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Tips for balance

This is a discussion on Tips for balance within the Horse Riding forums, part of the Riding Horses category
  • Stirrups too low

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    03-09-2012, 09:56 PM
  #11
Yearling
If you are afraid to go bareback, can you borrow a saddle? I ride a 15.5 in saddle with a rough leather seat (omg forgot what it's called). My trainer sat me in his slick 17 in saddle and lowered the stirrups too low. It was essentially the same thing. I slid all over that seat but if I had to I had stuff to grab.

Also have someone lead the horse and you go no handed. A walk is good. You will be able to focus on balance while someone else has control.
     
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    03-09-2012, 09:57 PM
  #12
Foal
Your horse is beautiful! I love gaited horses! What is helping me with balance is being on a lunge line and trotting no hands & with hands on my head or out to the side. Maybe someday no stirrups....not there yet.
     
    03-09-2012, 10:42 PM
  #13
Super Moderator
It's hard to sit out a spin (having been set on the ground 5 times by a spin in the last 3 years) but , what usually causes the most porblems is if you are braced in your stirrups, with them sticking out in front of you, you have a hard place from which the rest of your body gets "launched " off of. The locked knee and boot braced into the stirrup makes your whole upper body react to a spin by actaully pivoting off that rigid spot and swinging, like the "crack the whip" effect. Really builds up centrifugal forces and your upper body just falls forward and off the horse.

If you are balancing right over the center of your body, with you legs down below you , you will not be flung out onto the circle of the swing so badly, less centrifugal force and you'll tend to pivot WITH your horse, right around the very center of his body.

So, one thing to work on is NOT bracind your knee, NOT pushing hard into the stirrup, and sitting upstraight, never slouching.
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    03-10-2012, 11:02 PM
  #14
Trained
The combo spin/bolt is very hard to sit. That's my most common reason for hitting the dirt!

I would try exercises that relax your pelvis and lower back muscles to get you deeper and more secure in the saddle. These are usually done in a longe lesson, but you can do them on a quiet horse by yourself too.

When nobody's around, drop your stirrups and try these:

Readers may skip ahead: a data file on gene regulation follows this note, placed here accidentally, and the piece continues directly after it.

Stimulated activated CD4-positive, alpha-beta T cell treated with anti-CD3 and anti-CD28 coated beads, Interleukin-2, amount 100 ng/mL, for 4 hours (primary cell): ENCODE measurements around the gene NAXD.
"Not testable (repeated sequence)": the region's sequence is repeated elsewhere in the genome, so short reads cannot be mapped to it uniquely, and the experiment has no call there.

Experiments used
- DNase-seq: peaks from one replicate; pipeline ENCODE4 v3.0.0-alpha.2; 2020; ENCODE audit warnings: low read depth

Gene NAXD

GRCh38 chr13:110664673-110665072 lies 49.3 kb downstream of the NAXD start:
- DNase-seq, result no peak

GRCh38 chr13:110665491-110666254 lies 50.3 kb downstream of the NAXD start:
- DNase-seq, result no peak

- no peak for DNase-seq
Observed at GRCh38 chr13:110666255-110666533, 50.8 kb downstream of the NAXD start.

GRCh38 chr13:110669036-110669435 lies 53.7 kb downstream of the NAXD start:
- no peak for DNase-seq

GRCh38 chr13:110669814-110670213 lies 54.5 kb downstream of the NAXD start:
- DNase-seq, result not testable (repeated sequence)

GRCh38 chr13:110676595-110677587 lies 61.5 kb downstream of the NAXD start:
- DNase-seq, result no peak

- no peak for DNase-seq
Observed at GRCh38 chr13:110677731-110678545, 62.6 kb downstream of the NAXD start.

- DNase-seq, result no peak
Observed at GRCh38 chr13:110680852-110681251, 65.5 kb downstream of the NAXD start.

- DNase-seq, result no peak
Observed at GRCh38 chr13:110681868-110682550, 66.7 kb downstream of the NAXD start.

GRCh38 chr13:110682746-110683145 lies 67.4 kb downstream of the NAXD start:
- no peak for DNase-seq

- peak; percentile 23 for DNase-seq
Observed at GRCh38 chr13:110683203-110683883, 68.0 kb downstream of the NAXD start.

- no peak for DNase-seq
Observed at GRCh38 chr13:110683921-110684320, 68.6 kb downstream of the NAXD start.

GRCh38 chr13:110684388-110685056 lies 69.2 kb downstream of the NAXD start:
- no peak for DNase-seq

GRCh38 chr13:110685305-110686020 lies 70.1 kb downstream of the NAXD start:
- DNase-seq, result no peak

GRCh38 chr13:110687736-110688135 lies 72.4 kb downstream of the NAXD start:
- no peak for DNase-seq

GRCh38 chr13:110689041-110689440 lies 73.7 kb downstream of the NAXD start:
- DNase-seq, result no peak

1. Bicycle - With alternating legs, draw circles with your knees on the knee roll of the saddle. Not a huge movement, just enough to lift the whole leg up and down a few inches each time. Just picture pedaling a bicycle

2. Raise both thighs straight up so you're sitting on just your seat bones. This one makes sure your pelvis is sitting straight and not tipped forward or back.

3. At the walk, take one leg off the saddle and then the other in time with the horse's steps. This one helps you get in sync with your horse's stride and helps balance and suppleness of your lower back at the same time.

After doing these, take your stirrups back and notice they feel shorter. This is because you have successfully relaxed your back and tension in your legs. You should feel more deeper into the saddle and have a wonderful "aha" moment.

Good luck!
     
    03-12-2012, 09:34 AM
  #15
Showing
When a horse suddenly spins even the best riders come out of the saddle. It's not just you.
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    03-12-2012, 10:32 AM
  #16
Green Broke
While all these sound great, and are I am sure. The real problem is going to continue to be your weight. And all the balance in the world won't overcome that either.

And speaking from experience here so I do know what I am talking about.

The weight on thighs, calves and rear makes a huge difference in our riding ability and our balance. Not to mention of course what it does to horse.

What are you doing to get weight down? I would work hard on that too, as all the balancing exercises in the world will not help half as much as that will.

Come to think of it? This would be a good thread for the riders who are battling weight issues.

Hang on, let me see where it could go. Be right back.
     

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